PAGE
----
There is absolutely no proof that high protein damages a dog. They are carnivores and designed to eat meat.

This article is from Purina of all people. Especially note page 6.
http://www.ansc.purdue.edu/swineclass/PDF/Companion%20Animal%20Nutrition_2.pdf

I have never gotten sick and my dog has never gotten sick from this scary bacteria.

Feed the proper amount of meat, bone and organ and the diet is balanced. Balanced a whole lot better than kibbles are too. Kibbles are balanced to 30+ year old NRC numbers and things have changed.
 

·
Registered
Joined
·
1,214 Posts
Raw is generally between 20-25% protein, if I recall correctly from previous discussions. Kibble generally has higher protein than raw because of the vegetable proteins, such as peas or potatoes.

As for the bacteria, dogs have short stomachs, intestines, whatnot, and food doesn't sit in them like it does in a human, certainly not long enough to do any damage. On top of that, they have enzymes in their saliva that kills bacteria. I can imagine they also have those enzymes in their stomachs, because they were built to eat raw and rotting carcasses that have been sitting in the sun for days.

And a PMR diet is just as balanced as a diet in the wild. This is what our carnivores were eating LOOOOONG before we came in and domesticated them, and this is what they were eating for a loooooooooong time after we domesticated them. Remember, kibble was only developed, like, 100 years ago. Just ask Bill (RawFedDogs)! He's been feeding raw for, like, decades (over-exaggerating, but I know he's been feeding raw for a looooooong enough time to be able to tell you whether his dogs are dying from improperly balanced diets.)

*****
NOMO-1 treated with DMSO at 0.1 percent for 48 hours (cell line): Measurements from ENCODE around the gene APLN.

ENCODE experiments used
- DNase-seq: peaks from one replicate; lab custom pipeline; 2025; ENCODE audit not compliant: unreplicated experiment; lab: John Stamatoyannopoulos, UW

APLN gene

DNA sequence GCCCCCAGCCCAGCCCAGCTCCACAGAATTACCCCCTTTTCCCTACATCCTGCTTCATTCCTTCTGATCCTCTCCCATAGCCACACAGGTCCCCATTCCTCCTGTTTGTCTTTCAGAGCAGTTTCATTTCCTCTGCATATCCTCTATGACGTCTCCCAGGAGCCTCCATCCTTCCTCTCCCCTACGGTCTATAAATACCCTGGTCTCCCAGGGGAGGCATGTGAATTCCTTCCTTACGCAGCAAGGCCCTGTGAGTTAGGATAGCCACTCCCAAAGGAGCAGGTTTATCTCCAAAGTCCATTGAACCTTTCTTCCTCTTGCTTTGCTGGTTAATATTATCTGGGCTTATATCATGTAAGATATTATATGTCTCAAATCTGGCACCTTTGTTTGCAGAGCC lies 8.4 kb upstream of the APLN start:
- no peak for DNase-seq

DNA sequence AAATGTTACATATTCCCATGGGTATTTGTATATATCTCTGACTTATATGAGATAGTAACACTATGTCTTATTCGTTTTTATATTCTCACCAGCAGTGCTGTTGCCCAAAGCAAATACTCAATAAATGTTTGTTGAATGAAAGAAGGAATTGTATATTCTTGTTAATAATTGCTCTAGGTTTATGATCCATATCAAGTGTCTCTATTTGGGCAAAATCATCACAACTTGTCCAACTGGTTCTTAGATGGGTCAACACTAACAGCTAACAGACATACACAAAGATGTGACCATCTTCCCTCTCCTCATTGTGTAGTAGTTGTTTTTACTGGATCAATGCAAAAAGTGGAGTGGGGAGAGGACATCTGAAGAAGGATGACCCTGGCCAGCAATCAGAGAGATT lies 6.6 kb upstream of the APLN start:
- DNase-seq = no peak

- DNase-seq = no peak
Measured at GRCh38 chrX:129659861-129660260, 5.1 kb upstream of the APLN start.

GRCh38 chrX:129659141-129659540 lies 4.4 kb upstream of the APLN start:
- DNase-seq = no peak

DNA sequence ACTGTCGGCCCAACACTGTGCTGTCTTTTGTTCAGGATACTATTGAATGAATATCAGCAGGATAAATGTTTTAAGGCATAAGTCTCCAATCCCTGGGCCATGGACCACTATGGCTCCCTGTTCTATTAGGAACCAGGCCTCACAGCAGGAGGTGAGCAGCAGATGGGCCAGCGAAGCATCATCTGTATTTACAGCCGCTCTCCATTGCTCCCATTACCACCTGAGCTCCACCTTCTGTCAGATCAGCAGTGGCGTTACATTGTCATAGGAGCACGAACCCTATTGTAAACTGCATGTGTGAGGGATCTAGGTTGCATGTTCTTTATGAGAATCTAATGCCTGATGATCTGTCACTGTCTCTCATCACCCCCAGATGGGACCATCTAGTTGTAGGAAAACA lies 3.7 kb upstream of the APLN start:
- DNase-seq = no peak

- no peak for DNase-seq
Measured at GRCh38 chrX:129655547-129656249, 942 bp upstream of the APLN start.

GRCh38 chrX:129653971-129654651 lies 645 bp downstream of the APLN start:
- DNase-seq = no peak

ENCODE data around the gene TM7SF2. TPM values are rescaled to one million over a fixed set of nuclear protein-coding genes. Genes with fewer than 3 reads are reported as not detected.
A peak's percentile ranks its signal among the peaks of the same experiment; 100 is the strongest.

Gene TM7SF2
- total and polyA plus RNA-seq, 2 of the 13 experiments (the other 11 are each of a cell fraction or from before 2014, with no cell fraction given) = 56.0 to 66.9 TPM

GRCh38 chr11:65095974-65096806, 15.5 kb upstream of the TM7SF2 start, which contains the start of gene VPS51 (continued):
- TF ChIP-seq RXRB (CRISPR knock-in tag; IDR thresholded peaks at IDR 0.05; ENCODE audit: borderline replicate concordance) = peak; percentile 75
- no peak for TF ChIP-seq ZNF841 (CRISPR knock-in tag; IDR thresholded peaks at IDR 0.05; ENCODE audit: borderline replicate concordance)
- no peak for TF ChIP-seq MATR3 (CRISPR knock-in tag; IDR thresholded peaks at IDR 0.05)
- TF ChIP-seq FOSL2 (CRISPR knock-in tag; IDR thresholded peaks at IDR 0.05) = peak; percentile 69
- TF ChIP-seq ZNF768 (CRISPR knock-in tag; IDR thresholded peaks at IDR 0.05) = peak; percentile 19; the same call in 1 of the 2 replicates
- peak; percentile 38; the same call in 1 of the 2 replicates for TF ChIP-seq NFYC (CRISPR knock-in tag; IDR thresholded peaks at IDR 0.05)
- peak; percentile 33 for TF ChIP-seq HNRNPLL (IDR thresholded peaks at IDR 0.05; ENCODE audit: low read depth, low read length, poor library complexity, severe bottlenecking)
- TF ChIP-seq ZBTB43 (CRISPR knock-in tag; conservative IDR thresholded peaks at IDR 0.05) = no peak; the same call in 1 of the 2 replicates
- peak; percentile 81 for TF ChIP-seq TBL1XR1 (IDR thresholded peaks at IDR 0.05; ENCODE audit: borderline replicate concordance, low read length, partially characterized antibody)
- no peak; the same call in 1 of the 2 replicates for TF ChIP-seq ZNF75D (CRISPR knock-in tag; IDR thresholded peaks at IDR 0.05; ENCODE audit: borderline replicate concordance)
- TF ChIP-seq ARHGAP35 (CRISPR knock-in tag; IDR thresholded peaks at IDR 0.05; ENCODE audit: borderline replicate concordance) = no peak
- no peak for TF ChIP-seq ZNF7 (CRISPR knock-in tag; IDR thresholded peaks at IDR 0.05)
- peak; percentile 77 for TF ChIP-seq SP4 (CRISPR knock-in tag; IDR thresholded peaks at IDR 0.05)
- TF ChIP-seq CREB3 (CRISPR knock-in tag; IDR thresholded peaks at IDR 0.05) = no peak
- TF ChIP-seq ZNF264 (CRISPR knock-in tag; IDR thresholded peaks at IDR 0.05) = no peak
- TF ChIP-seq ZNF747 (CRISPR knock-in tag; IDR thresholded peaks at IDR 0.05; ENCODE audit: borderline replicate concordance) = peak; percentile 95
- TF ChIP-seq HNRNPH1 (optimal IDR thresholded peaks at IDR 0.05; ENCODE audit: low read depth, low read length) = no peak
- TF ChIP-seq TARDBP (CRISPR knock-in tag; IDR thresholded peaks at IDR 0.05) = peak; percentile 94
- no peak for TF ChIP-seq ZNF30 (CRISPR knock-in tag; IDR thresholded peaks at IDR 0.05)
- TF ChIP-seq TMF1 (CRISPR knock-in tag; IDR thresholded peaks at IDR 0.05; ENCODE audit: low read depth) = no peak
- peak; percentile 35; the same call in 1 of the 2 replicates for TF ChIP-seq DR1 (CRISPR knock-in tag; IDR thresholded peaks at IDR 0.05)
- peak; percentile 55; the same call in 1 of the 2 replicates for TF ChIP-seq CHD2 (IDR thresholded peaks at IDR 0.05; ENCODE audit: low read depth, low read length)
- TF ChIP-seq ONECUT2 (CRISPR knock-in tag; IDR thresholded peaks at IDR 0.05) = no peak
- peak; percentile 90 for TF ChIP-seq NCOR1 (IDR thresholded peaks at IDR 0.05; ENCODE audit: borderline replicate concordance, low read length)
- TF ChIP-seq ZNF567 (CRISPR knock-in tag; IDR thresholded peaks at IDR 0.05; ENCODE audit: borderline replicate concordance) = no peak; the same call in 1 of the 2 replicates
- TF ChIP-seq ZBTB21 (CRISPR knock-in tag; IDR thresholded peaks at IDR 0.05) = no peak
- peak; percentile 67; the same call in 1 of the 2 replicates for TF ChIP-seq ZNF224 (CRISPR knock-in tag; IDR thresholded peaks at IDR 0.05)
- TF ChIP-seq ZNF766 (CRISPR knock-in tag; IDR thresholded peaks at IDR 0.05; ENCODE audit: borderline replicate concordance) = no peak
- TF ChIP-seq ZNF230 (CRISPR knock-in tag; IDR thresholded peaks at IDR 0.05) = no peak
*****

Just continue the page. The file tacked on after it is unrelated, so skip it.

·
Registered
Joined
·
37 Posts
Discussion Starter · #6 ·
All the responses so far have been very helpful. (I checked the other posting and it was very insightful, thanks Kofismom!)

…And a PMR diet is just as balanced as a diet in the wild. This is what our carnivores were eating LOOOOONG before we came in and domesticated them, and this is what they were eating for a loooooooooong time after we domesticated them. Remember, kibble was only developed, like, 100 years ago. Just ask Bill (RawFedDogs)! He's been feeding raw for, like, decades (over-exaggerating, but I know he's been feeding raw for a looooooong enough time to be able to tell you whether his dogs are dying from improperly balanced diets.)
Thanks for the kind reminder that I'm not crazy in thinking PMR is the best option. Hearing contradictory information from what I would think should be a credible source (aka the vet) is probably the hardest part of PMR than the actual feeding itself.
 

·
Registered
Joined
·
659 Posts
Kibble has higher protein than raw because it is low moisture. Nothing to do with the vegetable and grain proteins it may have. Take out the water and raw is as high in protein as kibbles. Max's 300 grams of wet raw a day reduce to about 100 grams dry, about 50 protein and 50 fat. 33% protein by calories as fat has about twice the calories of protien or 50% protein by weight.
 

·
Registered
Joined
·
921 Posts
If I remember correctly, I read somewhere that the type of protein is also a major factor. That animal protein will be well-used, while too much plant protein can cause more harm than good.
Also, that the kidneys are actually affected by calcium levels more than anything else.